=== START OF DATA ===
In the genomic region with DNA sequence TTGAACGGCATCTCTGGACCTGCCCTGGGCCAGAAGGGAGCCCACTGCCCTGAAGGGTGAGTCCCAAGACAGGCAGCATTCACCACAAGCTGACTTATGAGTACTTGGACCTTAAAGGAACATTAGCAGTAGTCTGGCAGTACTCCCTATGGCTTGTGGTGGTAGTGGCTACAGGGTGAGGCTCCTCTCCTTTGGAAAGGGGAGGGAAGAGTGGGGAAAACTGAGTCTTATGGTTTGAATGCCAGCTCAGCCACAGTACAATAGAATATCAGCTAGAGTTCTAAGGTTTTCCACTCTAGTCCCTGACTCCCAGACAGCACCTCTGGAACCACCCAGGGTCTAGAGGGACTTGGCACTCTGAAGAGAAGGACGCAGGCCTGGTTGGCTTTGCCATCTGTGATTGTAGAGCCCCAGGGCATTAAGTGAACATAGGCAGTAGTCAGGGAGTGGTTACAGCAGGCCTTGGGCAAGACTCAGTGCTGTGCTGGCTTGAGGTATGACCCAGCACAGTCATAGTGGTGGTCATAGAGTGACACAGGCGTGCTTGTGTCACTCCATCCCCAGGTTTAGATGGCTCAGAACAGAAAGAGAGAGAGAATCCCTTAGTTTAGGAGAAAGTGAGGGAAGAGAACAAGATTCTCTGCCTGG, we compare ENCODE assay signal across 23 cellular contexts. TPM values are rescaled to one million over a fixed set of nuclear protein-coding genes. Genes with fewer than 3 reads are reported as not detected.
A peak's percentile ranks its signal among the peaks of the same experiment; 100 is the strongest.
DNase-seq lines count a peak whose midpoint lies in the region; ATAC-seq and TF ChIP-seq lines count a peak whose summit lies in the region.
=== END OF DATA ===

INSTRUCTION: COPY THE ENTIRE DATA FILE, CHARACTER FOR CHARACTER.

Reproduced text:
In the genomic region with DNA sequence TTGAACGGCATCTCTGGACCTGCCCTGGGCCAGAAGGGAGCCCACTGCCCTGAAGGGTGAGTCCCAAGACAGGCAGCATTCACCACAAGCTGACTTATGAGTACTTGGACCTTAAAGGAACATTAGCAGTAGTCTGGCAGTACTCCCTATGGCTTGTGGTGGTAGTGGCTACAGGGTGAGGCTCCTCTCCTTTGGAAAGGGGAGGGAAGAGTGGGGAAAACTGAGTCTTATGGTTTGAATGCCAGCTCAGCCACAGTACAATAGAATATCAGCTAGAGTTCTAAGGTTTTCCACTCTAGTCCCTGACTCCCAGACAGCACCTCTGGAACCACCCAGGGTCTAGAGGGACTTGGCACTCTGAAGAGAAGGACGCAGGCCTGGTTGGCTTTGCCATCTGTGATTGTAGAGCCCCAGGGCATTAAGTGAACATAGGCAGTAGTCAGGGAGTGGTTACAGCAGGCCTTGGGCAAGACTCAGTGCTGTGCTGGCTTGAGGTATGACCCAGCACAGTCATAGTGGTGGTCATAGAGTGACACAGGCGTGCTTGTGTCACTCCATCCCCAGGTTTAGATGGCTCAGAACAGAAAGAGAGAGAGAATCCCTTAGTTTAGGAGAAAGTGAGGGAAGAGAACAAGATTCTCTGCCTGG, we compare ENCODE assay signal across 23 cellular contexts. TPM values are rescaled to one million over a fixed set of nuclear protein-coding genes. Genes with fewer than 3 reads are reported as not detected.
A peak's percentile ranks its signal among the peaks of the same experiment; 100 is the strongest.
DNase-seq lines count a peak whose midpoint lies in the region; ATAC-seq and TF ChIP-seq lines count a peak whose summit lies in the region.